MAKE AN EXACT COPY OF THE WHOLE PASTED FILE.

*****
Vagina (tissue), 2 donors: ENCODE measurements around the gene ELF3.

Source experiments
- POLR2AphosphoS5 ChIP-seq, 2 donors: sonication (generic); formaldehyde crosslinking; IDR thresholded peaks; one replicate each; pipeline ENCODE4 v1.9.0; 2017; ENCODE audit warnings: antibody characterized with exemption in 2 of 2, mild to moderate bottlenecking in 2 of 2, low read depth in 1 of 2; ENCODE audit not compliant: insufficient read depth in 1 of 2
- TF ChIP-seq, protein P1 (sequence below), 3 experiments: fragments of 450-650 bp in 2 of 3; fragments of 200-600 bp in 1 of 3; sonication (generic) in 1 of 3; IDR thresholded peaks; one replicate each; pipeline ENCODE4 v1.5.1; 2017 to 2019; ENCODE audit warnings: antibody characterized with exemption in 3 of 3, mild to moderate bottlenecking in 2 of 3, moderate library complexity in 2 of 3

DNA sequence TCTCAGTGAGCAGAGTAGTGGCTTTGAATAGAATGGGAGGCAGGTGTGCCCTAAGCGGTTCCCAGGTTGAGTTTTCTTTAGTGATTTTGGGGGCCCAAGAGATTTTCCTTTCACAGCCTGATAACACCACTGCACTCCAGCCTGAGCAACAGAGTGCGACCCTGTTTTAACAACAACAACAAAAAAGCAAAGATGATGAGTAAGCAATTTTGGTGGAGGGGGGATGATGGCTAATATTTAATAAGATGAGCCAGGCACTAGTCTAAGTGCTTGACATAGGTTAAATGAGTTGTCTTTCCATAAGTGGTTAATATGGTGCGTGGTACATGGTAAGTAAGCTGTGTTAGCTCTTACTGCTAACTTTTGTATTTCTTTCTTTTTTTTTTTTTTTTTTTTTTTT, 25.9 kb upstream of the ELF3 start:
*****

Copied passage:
Vagina (tissue), 2 donors: ENCODE measurements around the gene ELF3.

Source experiments
- POLR2AphosphoS5 ChIP-seq, 2 donors: sonication (generic); formaldehyde crosslinking; IDR thresholded peaks; one replicate each; pipeline ENCODE4 v1.9.0; 2017; ENCODE audit warnings: antibody characterized with exemption in 2 of 2, mild to moderate bottlenecking in 2 of 2, low read depth in 1 of 2; ENCODE audit not compliant: insufficient read depth in 1 of 2
- TF ChIP-seq, protein P1 (sequence below), 3 experiments: fragments of 450-650 bp in 2 of 3; fragments of 200-600 bp in 1 of 3; sonication (generic) in 1 of 3; IDR thresholded peaks; one replicate each; pipeline ENCODE4 v1.5.1; 2017 to 2019; ENCODE audit warnings: antibody characterized with exemption in 3 of 3, mild to moderate bottlenecking in 2 of 3, moderate library complexity in 2 of 3

DNA sequence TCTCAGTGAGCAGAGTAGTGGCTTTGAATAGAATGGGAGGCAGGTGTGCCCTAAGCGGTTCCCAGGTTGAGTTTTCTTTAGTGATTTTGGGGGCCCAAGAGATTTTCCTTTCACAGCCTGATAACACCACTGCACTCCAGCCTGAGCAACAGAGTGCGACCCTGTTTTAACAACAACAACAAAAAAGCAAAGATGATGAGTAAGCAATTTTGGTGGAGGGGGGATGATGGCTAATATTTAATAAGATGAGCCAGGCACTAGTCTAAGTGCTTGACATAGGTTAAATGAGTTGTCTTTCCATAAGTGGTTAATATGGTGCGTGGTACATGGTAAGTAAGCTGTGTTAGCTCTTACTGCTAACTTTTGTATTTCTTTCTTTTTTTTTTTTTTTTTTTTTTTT, 25.9 kb upstream of the ELF3 start: